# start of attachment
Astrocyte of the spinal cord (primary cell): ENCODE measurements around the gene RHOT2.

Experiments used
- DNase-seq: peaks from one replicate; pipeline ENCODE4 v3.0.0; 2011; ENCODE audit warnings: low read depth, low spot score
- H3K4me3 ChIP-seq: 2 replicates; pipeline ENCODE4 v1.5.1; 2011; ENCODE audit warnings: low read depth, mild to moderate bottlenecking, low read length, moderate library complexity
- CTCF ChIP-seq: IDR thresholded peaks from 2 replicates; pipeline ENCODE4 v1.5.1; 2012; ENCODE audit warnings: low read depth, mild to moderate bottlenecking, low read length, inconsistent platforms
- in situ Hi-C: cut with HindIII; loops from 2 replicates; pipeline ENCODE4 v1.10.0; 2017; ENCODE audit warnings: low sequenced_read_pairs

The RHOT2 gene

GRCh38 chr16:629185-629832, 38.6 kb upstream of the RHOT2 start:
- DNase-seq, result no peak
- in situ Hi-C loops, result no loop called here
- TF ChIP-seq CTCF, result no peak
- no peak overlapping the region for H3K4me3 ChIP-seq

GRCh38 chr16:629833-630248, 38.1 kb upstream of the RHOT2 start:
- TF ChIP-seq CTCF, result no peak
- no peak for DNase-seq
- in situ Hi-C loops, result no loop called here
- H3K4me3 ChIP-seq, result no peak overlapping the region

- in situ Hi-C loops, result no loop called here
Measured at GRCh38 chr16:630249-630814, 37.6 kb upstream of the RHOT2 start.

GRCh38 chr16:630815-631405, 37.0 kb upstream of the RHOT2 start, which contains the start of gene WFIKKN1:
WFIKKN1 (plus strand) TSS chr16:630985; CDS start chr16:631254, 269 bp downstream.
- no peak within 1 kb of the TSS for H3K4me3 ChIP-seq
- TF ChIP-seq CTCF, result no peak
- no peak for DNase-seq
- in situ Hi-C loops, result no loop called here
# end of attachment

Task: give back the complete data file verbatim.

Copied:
Astrocyte of the spinal cord (primary cell): ENCODE measurements around the gene RHOT2.

Experiments used
- DNase-seq: peaks from one replicate; pipeline ENCODE4 v3.0.0; 2011; ENCODE audit warnings: low read depth, low spot score
- H3K4me3 ChIP-seq: 2 replicates; pipeline ENCODE4 v1.5.1; 2011; ENCODE audit warnings: low read depth, mild to moderate bottlenecking, low read length, moderate library complexity
- CTCF ChIP-seq: IDR thresholded peaks from 2 replicates; pipeline ENCODE4 v1.5.1; 2012; ENCODE audit warnings: low read depth, mild to moderate bottlenecking, low read length, inconsistent platforms
- in situ Hi-C: cut with HindIII; loops from 2 replicates; pipeline ENCODE4 v1.10.0; 2017; ENCODE audit warnings: low sequenced_read_pairs

The RHOT2 gene

GRCh38 chr16:629185-629832, 38.6 kb upstream of the RHOT2 start:
- DNase-seq, result no peak
- in situ Hi-C loops, result no loop called here
- TF ChIP-seq CTCF, result no peak
- no peak overlapping the region for H3K4me3 ChIP-seq

GRCh38 chr16:629833-630248, 38.1 kb upstream of the RHOT2 start:
- TF ChIP-seq CTCF, result no peak
- no peak for DNase-seq
- in situ Hi-C loops, result no loop called here
- H3K4me3 ChIP-seq, result no peak overlapping the region

- in situ Hi-C loops, result no loop called here
Measured at GRCh38 chr16:630249-630814, 37.6 kb upstream of the RHOT2 start.

GRCh38 chr16:630815-631405, 37.0 kb upstream of the RHOT2 start, which contains the start of gene WFIKKN1:
WFIKKN1 (plus strand) TSS chr16:630985; CDS start chr16:631254, 269 bp downstream.
- no peak within 1 kb of the TSS for H3K4me3 ChIP-seq
- TF ChIP-seq CTCF, result no peak
- no peak for DNase-seq
- in situ Hi-C loops, result no loop called here